4.     Open-mindedness. During a strategic planning process, it is important to understand the view of many stakeholders – Board members, administrative staff, program staff, peers, competitors, experts, etc. Even if they have longstanding relationships with the organization, committee members should be open to changing things that have been done in the past and developing new ways of advancing the organization’s mission. Changing market forces, customers or clients, technology, public policy etc. may require the organization to embrace new ideas. As a result, individuals that demonstrate intolerance of new or challenging ideas should be considered with caution.

5.     Listening skills. Committees, in general, are more effective when there is good communication among members. Therefore, Strategic Planning Committee members should not only be active contributors to discussions but also should be active listeners to the thoughts of others. The ability to listen, and respond thoughtfully to what others are saying, is a critical component in ensuring that all voices are on the table and considered with adequate attention.

With this set of qualifications, the Strategic Planning Committee should be positioned for success.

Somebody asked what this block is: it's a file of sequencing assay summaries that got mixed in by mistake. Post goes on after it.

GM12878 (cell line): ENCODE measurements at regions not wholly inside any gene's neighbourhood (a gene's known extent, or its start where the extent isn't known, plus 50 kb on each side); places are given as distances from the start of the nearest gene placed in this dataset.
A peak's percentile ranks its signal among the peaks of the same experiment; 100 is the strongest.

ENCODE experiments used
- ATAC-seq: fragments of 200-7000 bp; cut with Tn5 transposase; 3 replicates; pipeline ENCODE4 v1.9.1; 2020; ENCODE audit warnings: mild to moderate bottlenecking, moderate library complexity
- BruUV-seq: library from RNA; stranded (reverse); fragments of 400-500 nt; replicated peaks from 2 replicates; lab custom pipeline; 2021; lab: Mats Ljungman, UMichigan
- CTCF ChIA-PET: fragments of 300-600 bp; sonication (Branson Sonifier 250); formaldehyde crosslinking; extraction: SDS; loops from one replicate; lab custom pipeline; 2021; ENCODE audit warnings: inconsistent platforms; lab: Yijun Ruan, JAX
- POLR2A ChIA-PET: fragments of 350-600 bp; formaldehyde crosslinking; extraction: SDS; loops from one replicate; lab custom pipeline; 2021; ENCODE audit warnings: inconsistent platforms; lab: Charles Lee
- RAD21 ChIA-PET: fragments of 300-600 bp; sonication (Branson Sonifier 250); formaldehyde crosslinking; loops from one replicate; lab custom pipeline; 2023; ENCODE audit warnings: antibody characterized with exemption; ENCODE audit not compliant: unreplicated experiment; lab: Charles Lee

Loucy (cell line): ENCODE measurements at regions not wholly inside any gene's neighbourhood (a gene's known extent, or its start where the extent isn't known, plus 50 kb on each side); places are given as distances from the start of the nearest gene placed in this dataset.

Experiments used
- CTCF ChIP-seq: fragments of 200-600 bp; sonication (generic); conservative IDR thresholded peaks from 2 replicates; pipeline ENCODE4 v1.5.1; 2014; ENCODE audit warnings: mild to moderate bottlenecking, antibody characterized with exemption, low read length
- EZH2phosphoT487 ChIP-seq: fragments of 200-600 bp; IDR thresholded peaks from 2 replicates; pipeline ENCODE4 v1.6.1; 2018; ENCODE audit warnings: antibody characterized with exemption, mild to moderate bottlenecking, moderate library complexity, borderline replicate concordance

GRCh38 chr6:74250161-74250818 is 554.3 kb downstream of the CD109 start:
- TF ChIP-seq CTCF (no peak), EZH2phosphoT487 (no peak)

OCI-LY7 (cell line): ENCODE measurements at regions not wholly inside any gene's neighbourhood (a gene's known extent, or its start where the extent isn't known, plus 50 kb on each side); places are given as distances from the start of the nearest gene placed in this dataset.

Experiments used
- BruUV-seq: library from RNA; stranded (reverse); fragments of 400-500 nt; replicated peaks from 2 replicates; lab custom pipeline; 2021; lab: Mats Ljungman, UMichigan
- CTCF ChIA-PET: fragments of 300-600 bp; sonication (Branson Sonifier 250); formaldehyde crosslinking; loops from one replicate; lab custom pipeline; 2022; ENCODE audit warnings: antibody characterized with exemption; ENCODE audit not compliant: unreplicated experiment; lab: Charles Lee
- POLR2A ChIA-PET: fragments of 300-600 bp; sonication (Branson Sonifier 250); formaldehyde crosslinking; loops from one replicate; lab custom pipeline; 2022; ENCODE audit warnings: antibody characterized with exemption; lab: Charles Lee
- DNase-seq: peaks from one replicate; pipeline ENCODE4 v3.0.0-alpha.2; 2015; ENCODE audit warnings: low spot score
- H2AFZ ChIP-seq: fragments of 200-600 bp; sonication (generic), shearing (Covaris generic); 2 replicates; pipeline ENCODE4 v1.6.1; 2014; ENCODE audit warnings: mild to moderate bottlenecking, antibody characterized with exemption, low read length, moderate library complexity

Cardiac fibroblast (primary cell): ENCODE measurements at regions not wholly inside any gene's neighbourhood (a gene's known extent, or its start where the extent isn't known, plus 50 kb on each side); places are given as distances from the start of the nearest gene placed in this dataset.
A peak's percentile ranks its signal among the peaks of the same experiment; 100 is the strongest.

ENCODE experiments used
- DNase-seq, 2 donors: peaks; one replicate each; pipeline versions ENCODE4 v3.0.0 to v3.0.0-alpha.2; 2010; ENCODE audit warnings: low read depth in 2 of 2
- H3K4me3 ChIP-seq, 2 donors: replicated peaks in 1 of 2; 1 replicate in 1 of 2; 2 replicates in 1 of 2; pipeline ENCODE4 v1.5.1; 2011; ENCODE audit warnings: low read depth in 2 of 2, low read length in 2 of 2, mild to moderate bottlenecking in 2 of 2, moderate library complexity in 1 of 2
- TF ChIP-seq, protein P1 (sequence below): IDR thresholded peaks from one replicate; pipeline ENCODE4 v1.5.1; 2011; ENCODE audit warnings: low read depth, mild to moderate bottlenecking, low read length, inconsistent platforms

We are often asked about the size of the committee. Here, there is no perfect formula. The committee should be large enough to be inclusive, but small enough to be productive. For instance, with more than 12-14 people in the room, many people need airtime. Therefore, the process tends to be driven by a subset of voices, which may result in less engagement as some people defer to the perspectives of others. On the other hand, a small committee may create the perception that decisions regarding the strategic plan are limited to a selective group of people at an organization. The process and the people should determine what size will create the best outcome.

Making Money with Mission: The Basics of Earned Income Ventures

Boost recently worked with a national organization to develop a business plan for a new earned income venture. For many organizations, earned income ventures can be a great way to generate revenue while advancing the nonprofit’s mission[1]. They can diversify an organization’s offerings, increase visibility, contribute to self-sufficiency, and unlike many grants, the money earned through earned income ventures is unrestricted, and can be used however the organization chooses.